[15] Spencer S. Hsu, “U.S. Says Men Ran Terror Network,” Washington Post, November 24, 2009,
[16] “Phone Call Sparked Operation Neath.”
[17] “Militant Somali Group Denies Australia Link,” ABC News, August 7, 2009,
[18] Andrew Zammit, “Islamic State Spurs Increased Jihadist Activity in Australia,” The Jamestown Foundation: Terrorism Monitor, February 20, 2015,
[19] Andrew Zammit, “Islamic State Spurs Increased Jihadist Activity in Australia,” The Jamestown Foundation: Terrorism Monitor, February 20, 2015,
[20] Karl Hoerr, “Sydney Man Spoke to Islamic State About Attack in Australia,” ABC News, Apr 24, 2017,; Rachel Olding, “Sydney Man Omarjan Azari Spoke of Plan to Kill Seven Random Australians a Month, Trial Told,” The Sydney Morning Herald, Apr 24, 2017,
[21] “Your Nation,” The Australian, Apr 11, 2017.
[22] Australia Federal Police and Victoria Police, “Media Release: Additional man charged as a result of Operation Middleham”, Australian Federal Police, May 27, 2016,
[23] Jonathan Pearlman, “ISIS Behind Australian Men’s Foiled Etihad Bomb Plot,” The Straits Times, Aug 4, 2017,
[24] Ben Doherty, “Sydney Terrorism Raids: Man Charged with Possessing Prohibited Weapon,” The Guardian Australia, Aug 6, 2017,
[25] Doherty, “Sydney Terrorism Raids.”
[26] Paul Maley, “From Syria to Sydney: How the Airport Terror Plot Unfolded,” The Australian, Aug 5, 2017,
[27] Richard Barrett, Beyond The Caliphate: Foreign Fighters and the Threat of Returnees, Soufan Group, October 2017,
[28] Myles Morgan, “’Less than 0.1 Per Cent of Australian Muslims are a Security Interest’,” SBS News, Oct 24, 2017,
[29] Olivia Lambert, “Radical Islamic State preacher Musa Cerantonio breaks silence,”, January 12 2016,
[30] Graeme Wood, “What ISIS Really Wants”, The Atlantic, l March 2015,
[31] Dan Oakes and Sam Clark, “Islamic preacher Musa Cerantonio among five arrested over alleged plan to join Islamic State,” ABC News, May 11 2016,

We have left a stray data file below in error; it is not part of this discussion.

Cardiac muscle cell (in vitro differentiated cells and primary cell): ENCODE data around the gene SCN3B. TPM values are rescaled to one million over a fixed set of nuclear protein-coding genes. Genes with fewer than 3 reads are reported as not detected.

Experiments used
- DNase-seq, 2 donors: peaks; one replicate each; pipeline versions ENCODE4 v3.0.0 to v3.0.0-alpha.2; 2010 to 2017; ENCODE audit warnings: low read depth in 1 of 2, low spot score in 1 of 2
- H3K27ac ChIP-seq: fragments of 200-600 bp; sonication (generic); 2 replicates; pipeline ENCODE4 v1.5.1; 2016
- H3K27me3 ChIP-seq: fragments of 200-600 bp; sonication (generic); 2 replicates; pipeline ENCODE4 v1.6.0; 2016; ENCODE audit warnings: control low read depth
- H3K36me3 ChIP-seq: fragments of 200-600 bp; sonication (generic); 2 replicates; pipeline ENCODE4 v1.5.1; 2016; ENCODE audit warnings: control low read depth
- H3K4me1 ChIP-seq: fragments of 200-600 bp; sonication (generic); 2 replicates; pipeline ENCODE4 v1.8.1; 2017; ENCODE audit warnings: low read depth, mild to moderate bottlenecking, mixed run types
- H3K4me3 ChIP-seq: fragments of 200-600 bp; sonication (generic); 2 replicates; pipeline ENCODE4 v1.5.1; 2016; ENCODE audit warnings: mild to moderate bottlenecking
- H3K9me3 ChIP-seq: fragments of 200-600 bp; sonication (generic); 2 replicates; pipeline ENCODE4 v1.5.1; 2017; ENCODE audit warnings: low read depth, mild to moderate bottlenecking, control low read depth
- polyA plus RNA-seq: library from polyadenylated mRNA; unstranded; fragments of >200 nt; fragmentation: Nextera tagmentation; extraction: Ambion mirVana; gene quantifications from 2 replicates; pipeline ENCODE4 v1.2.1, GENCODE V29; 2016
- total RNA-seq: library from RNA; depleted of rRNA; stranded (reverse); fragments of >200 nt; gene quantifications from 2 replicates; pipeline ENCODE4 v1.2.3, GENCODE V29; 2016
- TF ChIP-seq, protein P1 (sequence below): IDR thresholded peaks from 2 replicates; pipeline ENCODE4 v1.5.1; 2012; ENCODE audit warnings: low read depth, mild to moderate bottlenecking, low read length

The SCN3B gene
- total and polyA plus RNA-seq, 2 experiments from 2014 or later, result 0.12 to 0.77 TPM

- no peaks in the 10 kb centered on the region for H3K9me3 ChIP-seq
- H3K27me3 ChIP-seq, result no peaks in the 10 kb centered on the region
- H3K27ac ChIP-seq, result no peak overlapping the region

[32] Lim Yan Liang, “Singaporean Zulfikar Mohamad Shariff, 44, detained under ISA for promoting violence and ISIS, radicalising others,” Strait Times, July 29, 2016,
[33] Michael Safi & Josh Robertson, “Musa Cerantonio among men arrested after allegedly trying to sail to Indonesia”, The Guardian, last modified 11 May 2016,
[34] Dan Oakes, “Melbourne shooting: What we know about Abdul Numan Haider, shot dead after stabbing anti-terrorism officers at Endeavour Hills,” ABC News, September 25, 2014,
[35] Jessica Longbottom, “Numan Haider's phone used to access 'disgusting' IS videos, Tony Abbott's schedule, inquest told,” ABC News, March 22, 2016,
[36] Melissa Davey, “Rapid radicalisation: the case of Numan Haider shocks family and experts alike,” The Guardian, March 24, 2016,
[37] Louisa Rebgetz, “Alleged terror financier Omar Succarieh denied bail for third time”, ABC News, last modified 15 February 2016,
[38] Kristian Silva, “Brisbane suicide bomber's brother also fighting in Syria: police,” Brisbane Times, September 20, 2014,
[39] Australian Associated Press, “Anzac Day terrorism plot: Sevdet Besim ‘wanted to emulate Numan Haider’”, The Guardian, last modified 1 August 2016,
[40] Australian Associated Press, “Anzac Day terrorism plot: Sevdet Besim ‘wanted to emulate Numan Haider’”, The Guardian, last modified 1 August 2016,
[41] “Australia Terror Suspect: Man Held Over Suspected Missile Plan,” BBC News, Feb 28, 2017,
[42] “Young terror raid: Haisem Zahab arrest believed linked to Kuwaiti rocket, cash plot," The Daily Telegraph, 28 February 2017 Assessed from
[43] “Queanbeyan Stabbing: Counter-terrorism Police Investigate Fatal Rampage,” ABC News, Apr 8, 2017,
[44] “Moderate Cleric Claims Benbrika Described Australia As A Land Of War,” ABC Radio PM, August 2, 2006,
[45] Michael Safi, “Closure of al-Furqan puts spotlight on role of Islamic bookshops in extremism,” The Guardian, April 23, 2015,